If everyone gets vocal about local, who will be heard?

Updated: May 21, 2020 11:12 AM

Being Indian will not be a differentiator by itself, how it manifests will.

‘Local’ is not a strategy. ‘Local’ is not a strategy.

By Gokul Krishnamoorthy

The lot of opinion writers owe a great debt of gratitude to the current Indian Prime Minister. Every once in a while, he drops a gem that provides fodder for a thousand perspectives. Atma-Nirbhar did not just fire up social and mainstream media, but also corporates that decided to wake up to taking pride in their ‘local’ brands. With so many getting ‘vocal about local’ there’s a lot of noise, bordering on cacophony. With many singing the same song including some in dissonant notes, can ‘local’ still be a potent differentiator?

  • Yes, it can help brands stand out against brands that are not ‘local’, provided there is a preference for ‘local’. A preference for ‘local’ demands another condition: ‘other things remaining equal’. Let us assume the latter is true, for the sake of argument.
  • Yes, if your ‘local’ is radically more vocal than every other ‘local’. Think news channels and nationalism.
  • Yes, if your ‘local’ is more believable than other claims.
  • Yes, if your idea of ‘local’ is in sync with what the consumer in that segment looks up to a local’ brand for.

If there are 10 detergent brands promising a ‘whiter’ wash, how does white become a differentiator? Cleaner white or brighter white won’t cut it. Maybe, as white as the white in the Indian tricolor, and the values it stands for?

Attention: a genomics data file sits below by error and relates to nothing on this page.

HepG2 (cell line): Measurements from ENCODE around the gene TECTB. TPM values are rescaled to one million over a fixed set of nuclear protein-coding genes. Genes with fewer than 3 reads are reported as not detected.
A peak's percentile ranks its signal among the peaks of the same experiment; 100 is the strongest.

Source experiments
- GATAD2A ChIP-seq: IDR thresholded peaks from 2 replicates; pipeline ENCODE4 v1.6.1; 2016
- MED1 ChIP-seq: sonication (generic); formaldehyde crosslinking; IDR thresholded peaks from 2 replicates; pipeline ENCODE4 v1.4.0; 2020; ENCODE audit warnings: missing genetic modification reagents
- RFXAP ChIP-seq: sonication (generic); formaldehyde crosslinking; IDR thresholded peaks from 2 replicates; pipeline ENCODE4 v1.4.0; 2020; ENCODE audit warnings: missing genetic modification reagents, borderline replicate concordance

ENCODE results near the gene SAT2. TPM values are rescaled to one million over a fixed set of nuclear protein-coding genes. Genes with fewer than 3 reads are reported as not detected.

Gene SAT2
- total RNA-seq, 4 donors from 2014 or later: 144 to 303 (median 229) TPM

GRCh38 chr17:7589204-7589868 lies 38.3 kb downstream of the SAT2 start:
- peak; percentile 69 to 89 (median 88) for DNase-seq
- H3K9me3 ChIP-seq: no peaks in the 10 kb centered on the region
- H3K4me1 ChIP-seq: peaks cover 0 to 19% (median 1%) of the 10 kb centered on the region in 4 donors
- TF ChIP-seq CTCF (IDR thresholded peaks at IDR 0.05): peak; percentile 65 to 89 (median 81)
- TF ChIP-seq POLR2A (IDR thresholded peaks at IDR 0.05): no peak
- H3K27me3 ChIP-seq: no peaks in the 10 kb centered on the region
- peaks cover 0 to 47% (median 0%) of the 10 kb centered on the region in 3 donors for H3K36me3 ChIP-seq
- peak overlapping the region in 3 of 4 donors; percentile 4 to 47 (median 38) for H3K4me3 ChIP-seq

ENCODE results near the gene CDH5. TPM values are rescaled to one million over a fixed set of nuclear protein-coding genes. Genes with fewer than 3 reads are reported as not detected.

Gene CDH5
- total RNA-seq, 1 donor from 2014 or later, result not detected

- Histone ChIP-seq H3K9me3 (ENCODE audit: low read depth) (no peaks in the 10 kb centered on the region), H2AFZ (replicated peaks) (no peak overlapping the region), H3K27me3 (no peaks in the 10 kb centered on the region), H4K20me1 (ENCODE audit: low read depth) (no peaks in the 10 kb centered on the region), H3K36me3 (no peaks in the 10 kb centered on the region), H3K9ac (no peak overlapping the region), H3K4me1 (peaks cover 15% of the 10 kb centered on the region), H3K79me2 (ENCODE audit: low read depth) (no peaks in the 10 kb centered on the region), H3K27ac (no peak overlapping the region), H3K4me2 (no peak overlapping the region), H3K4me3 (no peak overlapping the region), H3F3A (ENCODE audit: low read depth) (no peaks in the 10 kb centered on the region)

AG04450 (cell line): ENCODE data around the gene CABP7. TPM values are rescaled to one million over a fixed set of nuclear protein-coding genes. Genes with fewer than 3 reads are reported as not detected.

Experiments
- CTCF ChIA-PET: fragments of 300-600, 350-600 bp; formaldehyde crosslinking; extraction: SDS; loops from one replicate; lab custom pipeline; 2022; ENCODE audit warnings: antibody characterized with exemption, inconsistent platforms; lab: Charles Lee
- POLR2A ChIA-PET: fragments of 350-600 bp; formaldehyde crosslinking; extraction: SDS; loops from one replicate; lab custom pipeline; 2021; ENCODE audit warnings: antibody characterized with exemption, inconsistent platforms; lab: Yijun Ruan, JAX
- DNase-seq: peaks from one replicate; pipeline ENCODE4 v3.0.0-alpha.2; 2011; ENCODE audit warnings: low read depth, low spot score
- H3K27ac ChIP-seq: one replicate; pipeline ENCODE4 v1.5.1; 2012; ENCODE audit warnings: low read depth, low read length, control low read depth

‘Local’ is not a strategy. Just like ‘white isn’t. They are positions brands might choose to occupy and leverage – how is the question.
I would argue that the ‘Born in India’ tag doesn’t guarantee anything in most product or service categories except categories that have their roots in India. Brands in such categories can leverage the tag better.

The tag can possibly also help corporates born and brought up in India to an extent. But ultimately, not every Indian company’s rights issue will get the reception RIL’s started receiving yesterday (20th May). I hope no one contends that RIL is attractive because it is ‘local’ in this context.

Among airlines, when flying domestic a few years ago, we didn’t have as many choices as we do today. And all of them were Indian. There used to be a Kingfisher for those who wanted an experience, once upon a time. For most corporate travelers, it boiled down to Jet for many years after that. There were still some who preferred Air India, for only one reason, other things – read fare and time – remaining equal. That reason was that it was India’s national airline. How did the Jet Privilege vs Flying Returns numbers stack up?

Amul is not loved and held in high esteem just because it is an Indian brand. There’s history. There’s a legacy. Of heralding change and making lives better. Of the delightful Amul girl who has a point of view on all things of interest to Indians. And last but most importantly, a great product in multiple dairy categories that is second to none.

Being Indian will not be a differentiator by itself even with a best-in-class product, but how it manifests could well be.
The brand must lend itself to being Indian and tell its story compellingly. And the brand must stand out while being Indian, while delivering a product that’s best in class.

Bollywood star kids have a point. Being born in an A-Lister’’s family doesn’t guarantee anything except maybe a first break from a filmmaker and a look-in from the audience. They need to live up to the legacy they inherit. Even if they don’t, they need to deliver what audiences want if they need to last. They can of course leverage legacy if they do deliver. But doing that takes tact. Just like brands ‘Born in India’ too need tact to leverage the legacy of their roots.

Otherwise, they might sound something like this: ‘Jaanta hai mera baap kaun hai?’

(The author is an independent content consultant, Founding Editor of StimulusMag.com and Founder of ClutterCutters.in. Feedback: goks18@gmail.com)

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